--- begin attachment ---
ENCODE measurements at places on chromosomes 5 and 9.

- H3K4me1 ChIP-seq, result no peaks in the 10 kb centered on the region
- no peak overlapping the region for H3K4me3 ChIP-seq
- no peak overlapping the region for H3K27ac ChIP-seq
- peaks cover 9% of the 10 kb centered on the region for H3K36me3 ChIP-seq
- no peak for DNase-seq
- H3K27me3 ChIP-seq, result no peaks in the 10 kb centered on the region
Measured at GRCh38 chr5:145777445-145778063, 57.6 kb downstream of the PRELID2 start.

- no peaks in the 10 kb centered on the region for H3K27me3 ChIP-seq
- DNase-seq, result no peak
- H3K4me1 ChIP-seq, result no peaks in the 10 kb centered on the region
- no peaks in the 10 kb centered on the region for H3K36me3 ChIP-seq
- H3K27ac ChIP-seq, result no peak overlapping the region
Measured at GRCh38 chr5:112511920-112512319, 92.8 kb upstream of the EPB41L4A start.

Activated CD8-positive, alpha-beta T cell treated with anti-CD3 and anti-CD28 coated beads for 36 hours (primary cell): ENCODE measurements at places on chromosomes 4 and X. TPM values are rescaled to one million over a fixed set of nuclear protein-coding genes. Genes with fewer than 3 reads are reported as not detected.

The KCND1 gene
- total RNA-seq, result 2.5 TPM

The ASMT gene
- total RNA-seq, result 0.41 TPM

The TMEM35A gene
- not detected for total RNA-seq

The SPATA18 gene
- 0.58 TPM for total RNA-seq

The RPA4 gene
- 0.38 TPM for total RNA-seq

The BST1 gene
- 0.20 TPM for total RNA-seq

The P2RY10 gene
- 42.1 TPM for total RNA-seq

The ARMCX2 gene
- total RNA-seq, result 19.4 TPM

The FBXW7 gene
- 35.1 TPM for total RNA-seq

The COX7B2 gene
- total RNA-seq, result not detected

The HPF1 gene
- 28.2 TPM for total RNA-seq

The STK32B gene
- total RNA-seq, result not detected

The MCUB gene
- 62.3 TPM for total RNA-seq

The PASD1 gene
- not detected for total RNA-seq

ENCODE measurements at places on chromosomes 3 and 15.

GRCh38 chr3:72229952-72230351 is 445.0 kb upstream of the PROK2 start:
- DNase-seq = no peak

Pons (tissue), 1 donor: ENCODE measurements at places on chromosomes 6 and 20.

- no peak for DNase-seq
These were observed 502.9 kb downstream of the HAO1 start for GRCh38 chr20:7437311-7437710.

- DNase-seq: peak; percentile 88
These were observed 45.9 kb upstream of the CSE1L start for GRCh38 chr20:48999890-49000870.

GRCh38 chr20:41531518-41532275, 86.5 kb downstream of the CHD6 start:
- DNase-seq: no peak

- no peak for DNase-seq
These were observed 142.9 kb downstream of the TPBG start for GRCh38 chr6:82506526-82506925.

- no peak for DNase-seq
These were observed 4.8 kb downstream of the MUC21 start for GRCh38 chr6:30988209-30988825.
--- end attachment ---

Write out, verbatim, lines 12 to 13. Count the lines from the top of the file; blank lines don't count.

- no peaks in the 10 kb centered on the region for H3K36me3 ChIP-seq
- H3K27ac ChIP-seq, result no peak overlapping the region